En EspaŅol

Q. Who is Mr. Smarty Plants?

A: There are those who suspect Wildflower Center volunteers are the culpable and capable culprits. Yet, others think staff members play some, albeit small, role. You can torture us with your plant questions, but we will never reveal the Green Guru's secret identity.

Help us grow by giving to the Plant Database Fund or by becoming a member

Did you know you can access the Native Plant Information Network with your web-enabled smartphone?

Share

Ask Mr. Smarty Plants

Ask Mr. Smarty Plants is a free service provided by the staff and volunteers at the Lady Bird Johnson Wildflower Center.

Search Smarty Plants
    
 
See a list of all Smarty Plants questions
Can't find the answer in our existing FAQs, submit a question to Mr. Smarty Plants.
Need help with plant identification, visit the plant identification page.
 
rate this answer
2 ratings

Friday - November 27, 2009

From: Bowie, TX
Region: Southwest
Topic: Erosion Control
Title: Plants to stop erosion on sandy slope in north central Texas
Answered by: Nan Hampton

QUESTION:

We have severe erosion problems that lead to a deep ravine. There are deer in the area and the soil is sandy on a slope. What would be the best long term solution to stop or control this erosion. The area is north central Texas. Thank you

ANSWER:

Grasses and sedges are excellent choices for erosion control.  Their extensive fibrous roots will help to hold the sandy soil in place.  Additionally, deer do not normally feed on grasses and sedges.  You will need to read the "Growing Conditions" for each species recommended below to see if their requirements for light, moisture and soil type match the conditions at your site.  Here are some suggestions for grasses native to your area:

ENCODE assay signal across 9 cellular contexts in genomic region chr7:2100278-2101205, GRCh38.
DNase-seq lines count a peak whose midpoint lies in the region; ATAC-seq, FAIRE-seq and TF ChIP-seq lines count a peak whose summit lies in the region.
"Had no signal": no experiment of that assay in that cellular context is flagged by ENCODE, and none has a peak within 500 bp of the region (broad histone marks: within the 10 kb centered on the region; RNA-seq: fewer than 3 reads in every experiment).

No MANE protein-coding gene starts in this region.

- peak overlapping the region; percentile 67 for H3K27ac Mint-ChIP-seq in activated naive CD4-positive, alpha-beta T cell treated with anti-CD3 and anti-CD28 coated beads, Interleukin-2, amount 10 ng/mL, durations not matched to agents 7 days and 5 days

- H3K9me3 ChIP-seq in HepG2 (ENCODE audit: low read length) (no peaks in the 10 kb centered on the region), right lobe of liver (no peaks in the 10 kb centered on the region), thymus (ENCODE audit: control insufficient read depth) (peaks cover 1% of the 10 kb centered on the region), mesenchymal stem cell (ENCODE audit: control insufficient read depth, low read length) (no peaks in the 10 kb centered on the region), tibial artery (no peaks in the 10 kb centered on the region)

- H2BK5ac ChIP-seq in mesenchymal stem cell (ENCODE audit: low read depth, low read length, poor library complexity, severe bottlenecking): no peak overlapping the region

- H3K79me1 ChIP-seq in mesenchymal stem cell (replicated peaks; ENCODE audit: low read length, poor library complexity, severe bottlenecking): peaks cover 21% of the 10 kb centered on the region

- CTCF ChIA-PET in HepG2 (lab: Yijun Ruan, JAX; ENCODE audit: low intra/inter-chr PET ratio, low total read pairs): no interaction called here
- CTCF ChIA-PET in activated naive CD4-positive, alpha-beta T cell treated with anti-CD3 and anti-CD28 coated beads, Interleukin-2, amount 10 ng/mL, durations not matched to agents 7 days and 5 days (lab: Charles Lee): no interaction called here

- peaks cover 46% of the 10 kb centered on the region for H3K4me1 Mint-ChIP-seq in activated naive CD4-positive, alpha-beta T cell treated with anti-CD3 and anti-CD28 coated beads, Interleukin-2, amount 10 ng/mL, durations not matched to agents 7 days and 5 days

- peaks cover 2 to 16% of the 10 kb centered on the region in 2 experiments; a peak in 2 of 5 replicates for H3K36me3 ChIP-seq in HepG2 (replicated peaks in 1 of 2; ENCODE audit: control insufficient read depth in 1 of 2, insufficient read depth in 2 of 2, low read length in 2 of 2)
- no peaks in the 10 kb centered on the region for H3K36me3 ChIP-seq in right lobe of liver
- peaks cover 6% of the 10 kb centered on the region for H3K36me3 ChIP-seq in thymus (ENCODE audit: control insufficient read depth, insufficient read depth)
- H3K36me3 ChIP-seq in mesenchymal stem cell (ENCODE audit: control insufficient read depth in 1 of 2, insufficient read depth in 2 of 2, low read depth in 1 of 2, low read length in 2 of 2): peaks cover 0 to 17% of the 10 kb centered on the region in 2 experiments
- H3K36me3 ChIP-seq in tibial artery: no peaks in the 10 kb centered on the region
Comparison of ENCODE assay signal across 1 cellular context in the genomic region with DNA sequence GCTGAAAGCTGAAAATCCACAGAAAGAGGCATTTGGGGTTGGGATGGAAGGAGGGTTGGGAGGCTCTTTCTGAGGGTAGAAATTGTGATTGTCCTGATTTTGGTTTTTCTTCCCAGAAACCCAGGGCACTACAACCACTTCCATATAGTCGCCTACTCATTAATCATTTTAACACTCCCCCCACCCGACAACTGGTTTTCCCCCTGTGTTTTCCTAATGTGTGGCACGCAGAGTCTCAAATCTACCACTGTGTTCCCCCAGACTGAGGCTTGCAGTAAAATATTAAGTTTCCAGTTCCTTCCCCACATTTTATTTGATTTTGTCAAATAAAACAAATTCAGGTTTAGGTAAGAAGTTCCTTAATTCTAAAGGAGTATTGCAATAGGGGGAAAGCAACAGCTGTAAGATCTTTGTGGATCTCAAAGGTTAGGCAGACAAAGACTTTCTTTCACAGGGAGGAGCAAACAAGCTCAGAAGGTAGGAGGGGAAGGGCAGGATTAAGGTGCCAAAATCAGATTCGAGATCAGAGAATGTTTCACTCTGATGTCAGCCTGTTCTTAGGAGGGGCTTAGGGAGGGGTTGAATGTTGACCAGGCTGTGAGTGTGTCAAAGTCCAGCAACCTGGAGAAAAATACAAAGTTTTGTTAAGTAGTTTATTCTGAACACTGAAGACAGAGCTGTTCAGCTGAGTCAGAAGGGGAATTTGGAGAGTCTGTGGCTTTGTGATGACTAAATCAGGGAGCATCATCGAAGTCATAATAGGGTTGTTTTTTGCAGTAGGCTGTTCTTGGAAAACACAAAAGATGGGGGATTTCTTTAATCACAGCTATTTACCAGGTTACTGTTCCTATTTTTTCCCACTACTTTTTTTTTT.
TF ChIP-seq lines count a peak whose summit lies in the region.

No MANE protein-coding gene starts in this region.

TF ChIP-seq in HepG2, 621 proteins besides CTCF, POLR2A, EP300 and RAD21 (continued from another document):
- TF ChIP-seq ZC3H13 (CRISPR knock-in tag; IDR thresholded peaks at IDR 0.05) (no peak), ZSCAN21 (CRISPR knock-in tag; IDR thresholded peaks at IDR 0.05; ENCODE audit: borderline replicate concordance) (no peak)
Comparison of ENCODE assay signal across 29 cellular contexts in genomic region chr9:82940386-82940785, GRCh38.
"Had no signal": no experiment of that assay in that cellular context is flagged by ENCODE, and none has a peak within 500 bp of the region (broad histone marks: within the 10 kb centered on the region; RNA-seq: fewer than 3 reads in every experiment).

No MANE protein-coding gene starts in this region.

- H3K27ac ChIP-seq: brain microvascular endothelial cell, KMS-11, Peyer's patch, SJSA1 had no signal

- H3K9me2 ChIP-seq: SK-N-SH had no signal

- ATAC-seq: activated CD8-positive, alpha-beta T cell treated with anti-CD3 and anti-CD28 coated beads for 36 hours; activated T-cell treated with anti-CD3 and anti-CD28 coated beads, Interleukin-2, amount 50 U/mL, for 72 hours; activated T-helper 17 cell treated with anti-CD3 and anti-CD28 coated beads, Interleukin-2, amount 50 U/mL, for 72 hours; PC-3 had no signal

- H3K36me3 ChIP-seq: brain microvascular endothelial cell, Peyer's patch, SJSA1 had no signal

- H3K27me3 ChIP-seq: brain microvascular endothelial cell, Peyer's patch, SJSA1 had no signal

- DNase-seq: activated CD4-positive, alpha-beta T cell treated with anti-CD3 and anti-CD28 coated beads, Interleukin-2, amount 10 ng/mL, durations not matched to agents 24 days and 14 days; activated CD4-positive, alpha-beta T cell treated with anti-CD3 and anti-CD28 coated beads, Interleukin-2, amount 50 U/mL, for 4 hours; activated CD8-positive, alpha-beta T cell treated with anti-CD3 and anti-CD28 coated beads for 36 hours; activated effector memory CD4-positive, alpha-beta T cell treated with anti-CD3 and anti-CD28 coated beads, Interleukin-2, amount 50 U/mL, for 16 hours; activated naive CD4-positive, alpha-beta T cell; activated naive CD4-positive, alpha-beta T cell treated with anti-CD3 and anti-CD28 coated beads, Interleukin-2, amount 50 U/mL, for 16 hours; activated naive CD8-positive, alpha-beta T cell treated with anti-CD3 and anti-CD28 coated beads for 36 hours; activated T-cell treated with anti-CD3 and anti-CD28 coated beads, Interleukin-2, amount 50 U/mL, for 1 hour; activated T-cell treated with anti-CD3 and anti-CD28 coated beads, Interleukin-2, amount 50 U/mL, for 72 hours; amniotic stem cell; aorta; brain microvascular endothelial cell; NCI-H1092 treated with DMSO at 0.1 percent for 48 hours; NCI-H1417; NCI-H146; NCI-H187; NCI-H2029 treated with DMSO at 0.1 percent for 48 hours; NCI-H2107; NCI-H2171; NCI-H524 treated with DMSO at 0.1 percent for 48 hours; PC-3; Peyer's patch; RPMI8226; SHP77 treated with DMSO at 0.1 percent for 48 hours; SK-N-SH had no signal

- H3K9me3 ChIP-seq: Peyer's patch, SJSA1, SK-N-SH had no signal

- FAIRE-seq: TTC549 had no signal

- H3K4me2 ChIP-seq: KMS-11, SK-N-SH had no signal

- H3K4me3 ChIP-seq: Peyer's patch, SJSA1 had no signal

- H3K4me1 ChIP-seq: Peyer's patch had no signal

Andropogon gerardii (big bluestem) 4 to 8 feet tall and grows in sun (6 hours or more of sun per day) or part shade (2 to 6 hours of sun per day).

Bouteloua curtipendula (sideoats grama) 2 to 3 feet and grows in sun or part shade.

Bouteloua dactyloides (buffalograss) 3 to 12 inches and does very well in sun but not very well in part shade or shade (less than 2 hours sun per day).

Bouteloua gracilis (blue grama) 12-14 inches and, like buffalograss, prefers full sun.

Chasmanthium latifolium (Inland sea oats) 2 to 4 feet and grows in part shade or shade.

Muhlenbergia reverchonii (seep muhly) 2 to 3.5 feet and grows best in sun.

Panicum virgatum (switchgrass) 3 to 6 feet and grows in sun or part shade.

Poa arachnifera (Texas bluegrass) 1 to 1.5 feet and grows in sun or part shade.

Schizachyrium scoparium (little bluestem) 1.5 to 3 feet and grows in sun or part shade.

Sorghastrum nutans (Indiangrass) 3 to 8 feet and grows in sun, part shade or shade.

Tripsacum dactyloides (eastern gamagrass) 2 to 3 feet but can reach 10 feet and grows best in part shade.

Carex blanda (eastern woodland sedge) grows to 12 inches and in sun, part shade, or shade.

Carex cherokeensis (Cherokee sedge) 12 to 18 inches and grows in part shade.

Carex planostachys (cedar sedge) grows to 12 inches and grows in part shade.

Carex texensis (Texas sedge) 10 to 12 inches and grows in sun and part shade.